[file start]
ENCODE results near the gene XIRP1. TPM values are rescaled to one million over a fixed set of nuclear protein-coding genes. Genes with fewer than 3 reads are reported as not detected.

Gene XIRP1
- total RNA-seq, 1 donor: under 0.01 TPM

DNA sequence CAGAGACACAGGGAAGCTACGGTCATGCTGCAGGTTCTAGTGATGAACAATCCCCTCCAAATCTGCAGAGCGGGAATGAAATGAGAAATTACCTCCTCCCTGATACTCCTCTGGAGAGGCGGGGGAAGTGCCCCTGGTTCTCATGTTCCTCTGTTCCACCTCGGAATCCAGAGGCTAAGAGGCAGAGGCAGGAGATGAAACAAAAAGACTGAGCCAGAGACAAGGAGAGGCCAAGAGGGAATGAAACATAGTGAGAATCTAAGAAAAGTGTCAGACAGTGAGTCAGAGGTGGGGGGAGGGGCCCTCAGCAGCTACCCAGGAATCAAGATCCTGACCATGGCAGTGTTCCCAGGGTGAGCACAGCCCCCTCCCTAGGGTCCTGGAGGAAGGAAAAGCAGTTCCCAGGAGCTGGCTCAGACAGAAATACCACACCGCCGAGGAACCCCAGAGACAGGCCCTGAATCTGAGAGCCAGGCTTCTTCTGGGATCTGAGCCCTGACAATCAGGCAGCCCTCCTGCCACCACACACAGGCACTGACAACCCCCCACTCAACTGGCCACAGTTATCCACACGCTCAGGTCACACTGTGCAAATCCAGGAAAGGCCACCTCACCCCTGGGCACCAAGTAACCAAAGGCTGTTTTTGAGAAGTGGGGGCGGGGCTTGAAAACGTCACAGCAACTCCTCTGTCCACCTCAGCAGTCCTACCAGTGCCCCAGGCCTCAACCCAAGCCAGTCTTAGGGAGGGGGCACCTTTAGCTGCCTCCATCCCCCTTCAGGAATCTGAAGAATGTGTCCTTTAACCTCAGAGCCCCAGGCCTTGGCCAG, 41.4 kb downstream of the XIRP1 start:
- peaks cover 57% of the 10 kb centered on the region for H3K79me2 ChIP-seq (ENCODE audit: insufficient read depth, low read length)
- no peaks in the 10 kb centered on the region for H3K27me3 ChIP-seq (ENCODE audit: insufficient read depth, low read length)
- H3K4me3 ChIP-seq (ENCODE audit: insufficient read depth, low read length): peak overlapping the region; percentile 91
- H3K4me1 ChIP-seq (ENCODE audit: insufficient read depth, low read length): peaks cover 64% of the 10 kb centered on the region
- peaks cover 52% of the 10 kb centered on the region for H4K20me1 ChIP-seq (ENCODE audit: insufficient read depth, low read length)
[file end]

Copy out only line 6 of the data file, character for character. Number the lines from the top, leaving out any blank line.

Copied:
- no peaks in the 10 kb centered on the region for H3K27me3 ChIP-seq (ENCODE audit: insufficient read depth, low read length)